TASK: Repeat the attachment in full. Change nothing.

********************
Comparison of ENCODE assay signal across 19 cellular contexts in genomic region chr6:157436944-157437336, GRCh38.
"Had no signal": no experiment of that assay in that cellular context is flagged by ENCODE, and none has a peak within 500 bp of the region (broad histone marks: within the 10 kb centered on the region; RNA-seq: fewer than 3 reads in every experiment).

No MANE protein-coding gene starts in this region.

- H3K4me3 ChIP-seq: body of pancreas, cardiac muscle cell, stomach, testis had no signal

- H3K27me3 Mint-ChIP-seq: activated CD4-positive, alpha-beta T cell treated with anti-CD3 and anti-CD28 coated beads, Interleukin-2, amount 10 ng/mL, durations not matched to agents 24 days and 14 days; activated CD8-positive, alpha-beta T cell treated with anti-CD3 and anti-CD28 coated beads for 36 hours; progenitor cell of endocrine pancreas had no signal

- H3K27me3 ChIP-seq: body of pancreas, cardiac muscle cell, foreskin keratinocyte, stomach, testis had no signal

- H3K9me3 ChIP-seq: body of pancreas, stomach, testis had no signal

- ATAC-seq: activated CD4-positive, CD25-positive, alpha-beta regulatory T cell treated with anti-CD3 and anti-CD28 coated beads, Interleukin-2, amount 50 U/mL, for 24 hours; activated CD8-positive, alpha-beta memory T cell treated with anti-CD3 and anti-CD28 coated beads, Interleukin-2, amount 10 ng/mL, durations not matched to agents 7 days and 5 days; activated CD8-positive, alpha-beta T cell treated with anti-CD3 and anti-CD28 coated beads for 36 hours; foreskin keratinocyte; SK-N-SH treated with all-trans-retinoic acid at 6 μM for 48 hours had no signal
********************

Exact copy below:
Comparison of ENCODE assay signal across 19 cellular contexts in genomic region chr6:157436944-157437336, GRCh38.
"Had no signal": no experiment of that assay in that cellular context is flagged by ENCODE, and none has a peak within 500 bp of the region (broad histone marks: within the 10 kb centered on the region; RNA-seq: fewer than 3 reads in every experiment).

No MANE protein-coding gene starts in this region.

- H3K4me3 ChIP-seq: body of pancreas, cardiac muscle cell, stomach, testis had no signal

- H3K27me3 Mint-ChIP-seq: activated CD4-positive, alpha-beta T cell treated with anti-CD3 and anti-CD28 coated beads, Interleukin-2, amount 10 ng/mL, durations not matched to agents 24 days and 14 days; activated CD8-positive, alpha-beta T cell treated with anti-CD3 and anti-CD28 coated beads for 36 hours; progenitor cell of endocrine pancreas had no signal

- H3K27me3 ChIP-seq: body of pancreas, cardiac muscle cell, foreskin keratinocyte, stomach, testis had no signal

- H3K9me3 ChIP-seq: body of pancreas, stomach, testis had no signal

- ATAC-seq: activated CD4-positive, CD25-positive, alpha-beta regulatory T cell treated with anti-CD3 and anti-CD28 coated beads, Interleukin-2, amount 50 U/mL, for 24 hours; activated CD8-positive, alpha-beta memory T cell treated with anti-CD3 and anti-CD28 coated beads, Interleukin-2, amount 10 ng/mL, durations not matched to agents 7 days and 5 days; activated CD8-positive, alpha-beta T cell treated with anti-CD3 and anti-CD28 coated beads for 36 hours; foreskin keratinocyte; SK-N-SH treated with all-trans-retinoic acid at 6 μM for 48 hours had no signal